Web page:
Hello, I’m aiming to become a tech animator, someone who works in engine and makes animation systems. I’ve already started learning blueprints and have beginner animation experience, but I was hoping to get some further guidance, because there’s no clear-cut course to take for this, from what I’ve seen. What are some resources or maybe Youtube tutorials you think will help? Are there any discord communities you’d recommend? Just looking for any sort of direction atm.
Take this with healthy dose of salt
I too am treading down this path, as someone who had mild-ish success (mostly freelance) in the games industry as an animator. I want to transition to a tech animator role because I enjoy the rigging and tool development stuff too. From keeping plugged in to the industry trends, my goal is to get really good at 1) Unreal and blueprint setup. They’ve come a long way in the animation department. Knowing the basics for the “typical” way of implementing animations (basically just fancy programmatic blending) is a crucial foundation to build upon. 2) Control Rig. This plugin is incredible from what I’ve seen. Having struggled with BS workflows in Maya for years, I can tell you without hesitation that Control Rig is the future. Having those features - just the features in its current state - built in, is incredibly useful, dynamic, modular, and robust to work with, to edit animations on the fly without having to transfer it back and forth to the DCC (and all the pipeline bloat that entails). They essentially solved the issue of creating cycles like with how Maya handles its DG. Constraints no longer require workaround workflows just to implement a space switch, for example. Look particularly into the differences between Forward Solve and Backward Solve, because that’s where the true power is imo. 3) Meta-human. Incredible, high-quality next-gen tool they release for free as part of the engine. Rip it apart, study it, learn best practices for working with it. 4). The RBF solver. Holy cow yet another incredible thing, just, free as part of the engine. Learn how to create and implement high quality pose/skin changes with the RBF solver and you’re golden (it’s built in to Meta-human)
Then of course there are the other typical things like understanding the workflow for retargeting and adding physics and ragdolls and such. Then put that all together in a portfolio. The tricky part for you, as someone starting out, is you could spend your whole time just getting decent at animation, nevermind the other stuff. It’s hard to figure out what you want to focus on until you’ve done it enough. The other tricky part is you’re going to struggle to find a specifically “tech animator” role that isn’t more mid or senior level. So between those things, find out what you enjoy, get really good at it, and be decent at the others. And keep in mind this is all just for a character focused tech anim role. You could find you really enjoy setting up mechanical stuff like robots and vehicles and such. Or perhaps you find a niche just doing first person animations. Experimentation is crucial.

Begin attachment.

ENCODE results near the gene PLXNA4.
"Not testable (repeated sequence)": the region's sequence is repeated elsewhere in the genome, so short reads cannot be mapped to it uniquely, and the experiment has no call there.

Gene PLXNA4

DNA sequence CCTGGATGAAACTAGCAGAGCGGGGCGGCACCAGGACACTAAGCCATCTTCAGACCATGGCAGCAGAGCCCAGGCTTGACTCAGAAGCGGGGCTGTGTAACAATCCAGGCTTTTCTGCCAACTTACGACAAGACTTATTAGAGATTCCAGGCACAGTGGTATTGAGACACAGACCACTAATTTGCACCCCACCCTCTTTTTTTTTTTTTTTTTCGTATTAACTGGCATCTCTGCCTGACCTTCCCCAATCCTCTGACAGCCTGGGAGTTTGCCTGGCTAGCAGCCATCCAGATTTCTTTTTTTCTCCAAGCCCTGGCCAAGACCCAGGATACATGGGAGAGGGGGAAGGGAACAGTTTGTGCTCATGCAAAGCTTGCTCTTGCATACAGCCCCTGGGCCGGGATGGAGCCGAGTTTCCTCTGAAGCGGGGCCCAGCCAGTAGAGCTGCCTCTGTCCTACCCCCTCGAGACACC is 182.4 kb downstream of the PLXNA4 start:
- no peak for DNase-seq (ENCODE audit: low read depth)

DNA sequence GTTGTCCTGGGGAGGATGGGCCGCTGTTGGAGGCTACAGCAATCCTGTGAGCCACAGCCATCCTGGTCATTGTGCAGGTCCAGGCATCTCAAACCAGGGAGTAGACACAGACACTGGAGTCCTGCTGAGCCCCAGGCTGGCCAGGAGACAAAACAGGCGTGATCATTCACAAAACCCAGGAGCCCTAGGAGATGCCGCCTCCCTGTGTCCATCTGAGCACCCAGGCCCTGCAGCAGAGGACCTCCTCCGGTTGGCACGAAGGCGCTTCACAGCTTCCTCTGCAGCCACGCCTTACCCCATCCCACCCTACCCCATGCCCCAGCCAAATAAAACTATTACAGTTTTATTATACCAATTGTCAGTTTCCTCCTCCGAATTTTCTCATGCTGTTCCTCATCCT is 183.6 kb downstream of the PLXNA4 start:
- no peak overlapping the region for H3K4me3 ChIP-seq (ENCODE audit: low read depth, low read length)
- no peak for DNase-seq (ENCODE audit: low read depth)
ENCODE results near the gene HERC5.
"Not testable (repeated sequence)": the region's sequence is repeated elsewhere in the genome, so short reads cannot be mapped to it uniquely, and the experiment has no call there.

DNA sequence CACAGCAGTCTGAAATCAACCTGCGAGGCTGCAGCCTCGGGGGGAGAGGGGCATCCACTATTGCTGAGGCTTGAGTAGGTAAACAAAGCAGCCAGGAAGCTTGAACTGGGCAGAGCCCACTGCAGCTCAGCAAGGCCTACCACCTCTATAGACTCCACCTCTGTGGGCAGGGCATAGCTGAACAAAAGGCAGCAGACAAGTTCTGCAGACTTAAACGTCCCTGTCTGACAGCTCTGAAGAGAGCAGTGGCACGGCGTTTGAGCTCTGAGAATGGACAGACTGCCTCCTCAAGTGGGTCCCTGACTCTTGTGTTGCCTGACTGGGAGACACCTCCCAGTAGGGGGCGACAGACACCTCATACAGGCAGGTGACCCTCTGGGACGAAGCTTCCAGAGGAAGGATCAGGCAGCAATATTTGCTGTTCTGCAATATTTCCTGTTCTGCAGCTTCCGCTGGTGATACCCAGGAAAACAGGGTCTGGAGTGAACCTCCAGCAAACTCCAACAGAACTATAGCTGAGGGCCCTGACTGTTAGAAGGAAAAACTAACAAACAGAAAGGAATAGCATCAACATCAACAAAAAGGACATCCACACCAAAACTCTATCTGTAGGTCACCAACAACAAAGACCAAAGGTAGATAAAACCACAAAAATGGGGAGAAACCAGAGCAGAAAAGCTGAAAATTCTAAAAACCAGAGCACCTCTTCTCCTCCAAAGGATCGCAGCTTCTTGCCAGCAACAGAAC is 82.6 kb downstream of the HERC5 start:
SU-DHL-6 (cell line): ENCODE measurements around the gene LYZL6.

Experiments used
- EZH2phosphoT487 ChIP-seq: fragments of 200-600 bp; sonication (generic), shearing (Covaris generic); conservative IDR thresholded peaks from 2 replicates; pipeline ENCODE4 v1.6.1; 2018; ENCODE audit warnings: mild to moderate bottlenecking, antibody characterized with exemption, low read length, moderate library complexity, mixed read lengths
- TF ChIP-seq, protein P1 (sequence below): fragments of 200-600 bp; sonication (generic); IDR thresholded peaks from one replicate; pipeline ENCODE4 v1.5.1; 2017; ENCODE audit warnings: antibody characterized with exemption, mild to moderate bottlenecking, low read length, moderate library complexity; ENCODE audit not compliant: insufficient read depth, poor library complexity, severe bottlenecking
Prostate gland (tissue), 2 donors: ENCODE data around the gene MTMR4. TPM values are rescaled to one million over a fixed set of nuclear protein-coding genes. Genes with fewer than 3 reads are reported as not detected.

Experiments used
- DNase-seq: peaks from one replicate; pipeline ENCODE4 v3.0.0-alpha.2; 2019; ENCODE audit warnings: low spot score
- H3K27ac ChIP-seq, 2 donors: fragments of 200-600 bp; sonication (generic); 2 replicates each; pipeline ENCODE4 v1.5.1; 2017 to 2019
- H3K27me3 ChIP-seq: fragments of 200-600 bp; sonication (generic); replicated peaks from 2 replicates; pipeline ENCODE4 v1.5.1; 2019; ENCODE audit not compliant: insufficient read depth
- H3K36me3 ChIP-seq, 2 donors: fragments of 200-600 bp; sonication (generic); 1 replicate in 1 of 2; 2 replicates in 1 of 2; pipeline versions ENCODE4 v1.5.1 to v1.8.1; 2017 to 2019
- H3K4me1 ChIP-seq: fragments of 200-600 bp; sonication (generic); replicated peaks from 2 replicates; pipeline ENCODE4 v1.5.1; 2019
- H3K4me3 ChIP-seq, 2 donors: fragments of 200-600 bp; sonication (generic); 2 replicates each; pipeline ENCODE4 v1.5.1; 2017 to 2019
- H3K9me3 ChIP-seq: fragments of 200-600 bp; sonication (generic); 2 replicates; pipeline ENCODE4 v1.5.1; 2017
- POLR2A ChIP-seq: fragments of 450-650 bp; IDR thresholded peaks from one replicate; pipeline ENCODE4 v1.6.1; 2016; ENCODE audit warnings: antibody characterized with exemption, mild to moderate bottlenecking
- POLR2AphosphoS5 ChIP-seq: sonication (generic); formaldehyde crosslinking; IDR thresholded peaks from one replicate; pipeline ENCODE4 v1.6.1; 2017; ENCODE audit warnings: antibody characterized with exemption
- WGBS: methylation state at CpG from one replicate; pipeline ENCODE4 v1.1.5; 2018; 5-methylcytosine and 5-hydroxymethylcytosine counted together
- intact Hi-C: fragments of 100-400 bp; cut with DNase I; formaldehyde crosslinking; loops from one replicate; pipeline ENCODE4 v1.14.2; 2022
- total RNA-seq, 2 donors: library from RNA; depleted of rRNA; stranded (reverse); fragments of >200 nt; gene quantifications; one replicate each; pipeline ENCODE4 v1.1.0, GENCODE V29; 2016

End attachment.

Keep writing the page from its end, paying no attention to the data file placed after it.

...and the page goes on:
Again, healthy portion of salt. I’m not even in the industry at the moment but my goal is to work my way back in with those as my focus.
Thank you so much for the reply!
specialize or generalist
choose if you want to specialise, or learn lots of things.
If you don’t have a strong preference.
I recommend to go generalist in a few field. E.g. 3d & shaders & vfx , or scripting, tools, animation.
Most important is, make projects. Join a studio, and show you add value.
If you can’t do this yet because you are to junior, make projects that convinces people you can. e.g. a video from a shader tool, or VFX collection, or a set of animation tools.
when you finish your project, don’t move to the next ones. instead spend a lot of time polishing your project, make a video, get user feedback. I would rather hire someone with 1 nice tool, than 3 okay tools on their portfolio.
compare this video with this one
One is long, and confusing. The other is short, polished and marketable.
This doesn’t mean that the tool in the second one is better. Only that it comes across as someone with more experience finishing a product. Which is what studios want. Communication (and therefor marketing) are 2 sides of the same coin, and vital in team work.
Now as a beginner, you might be tempted to fall down a rabbit hole, and learn a lot about a specific thing. E.g. make your own reference tool. When there already are great reference tools out there. This can be a good learning project, but it has little practical value. Working with others, e.g. a group of animators can help with this. to make tools that add actual value to their workflow.
Your post did not mention python, which is almost mandatory for a Tech Art these days.
So, My advice is to Learn Python to manipulate Maya, or Your DCC tool of choice.
This Question “What do I study to be a TA?” comes up here pretty regularly, I’ll link to one of my earlier responses:
Oh yeah, for what it’s worth I have been studying python for the last couple of months now and I find it very valuable, it’s my bad for not mentioning it, but I’ll be sure to take a look at the post you linked to. Thank you very much!